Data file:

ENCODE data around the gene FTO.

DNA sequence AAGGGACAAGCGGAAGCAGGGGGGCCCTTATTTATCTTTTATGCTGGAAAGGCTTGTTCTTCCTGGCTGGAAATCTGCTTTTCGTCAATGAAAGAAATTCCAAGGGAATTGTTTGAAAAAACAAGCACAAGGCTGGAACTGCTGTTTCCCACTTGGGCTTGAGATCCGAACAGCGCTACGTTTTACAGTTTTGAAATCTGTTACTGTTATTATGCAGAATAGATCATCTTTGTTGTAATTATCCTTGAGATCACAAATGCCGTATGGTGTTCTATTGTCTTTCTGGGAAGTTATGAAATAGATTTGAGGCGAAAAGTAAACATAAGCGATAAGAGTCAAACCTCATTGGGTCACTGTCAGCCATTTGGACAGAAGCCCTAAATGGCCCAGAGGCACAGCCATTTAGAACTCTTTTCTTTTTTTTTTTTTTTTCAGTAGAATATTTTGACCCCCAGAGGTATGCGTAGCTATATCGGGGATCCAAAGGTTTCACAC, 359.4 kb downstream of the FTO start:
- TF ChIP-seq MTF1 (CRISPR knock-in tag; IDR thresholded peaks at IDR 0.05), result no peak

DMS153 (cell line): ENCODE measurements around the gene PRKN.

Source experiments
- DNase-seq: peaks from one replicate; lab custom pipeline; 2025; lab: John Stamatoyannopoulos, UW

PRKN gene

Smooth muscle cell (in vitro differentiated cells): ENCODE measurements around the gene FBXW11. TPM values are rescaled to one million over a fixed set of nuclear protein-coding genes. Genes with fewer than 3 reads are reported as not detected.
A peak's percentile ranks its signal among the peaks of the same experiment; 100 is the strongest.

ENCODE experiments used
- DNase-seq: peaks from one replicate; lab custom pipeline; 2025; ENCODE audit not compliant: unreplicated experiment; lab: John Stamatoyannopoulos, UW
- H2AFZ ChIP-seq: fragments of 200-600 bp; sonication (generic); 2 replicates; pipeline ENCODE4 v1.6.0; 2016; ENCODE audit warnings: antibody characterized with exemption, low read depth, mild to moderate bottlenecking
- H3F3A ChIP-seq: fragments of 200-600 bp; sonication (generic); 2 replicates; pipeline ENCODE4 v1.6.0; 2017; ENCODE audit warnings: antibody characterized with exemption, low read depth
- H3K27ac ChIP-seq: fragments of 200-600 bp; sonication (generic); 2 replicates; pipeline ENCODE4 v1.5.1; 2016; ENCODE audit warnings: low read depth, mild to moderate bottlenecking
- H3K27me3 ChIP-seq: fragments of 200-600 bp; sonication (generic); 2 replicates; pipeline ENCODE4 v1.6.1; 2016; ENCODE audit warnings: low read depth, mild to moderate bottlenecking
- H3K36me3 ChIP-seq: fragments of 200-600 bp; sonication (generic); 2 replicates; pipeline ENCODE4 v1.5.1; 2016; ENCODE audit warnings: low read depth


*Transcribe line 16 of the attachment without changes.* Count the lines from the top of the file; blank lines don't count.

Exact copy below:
- H3K36me3 ChIP-seq: fragments of 200-600 bp; sonication (generic); 2 replicates; pipeline ENCODE4 v1.5.1; 2016; ENCODE audit warnings: low read depth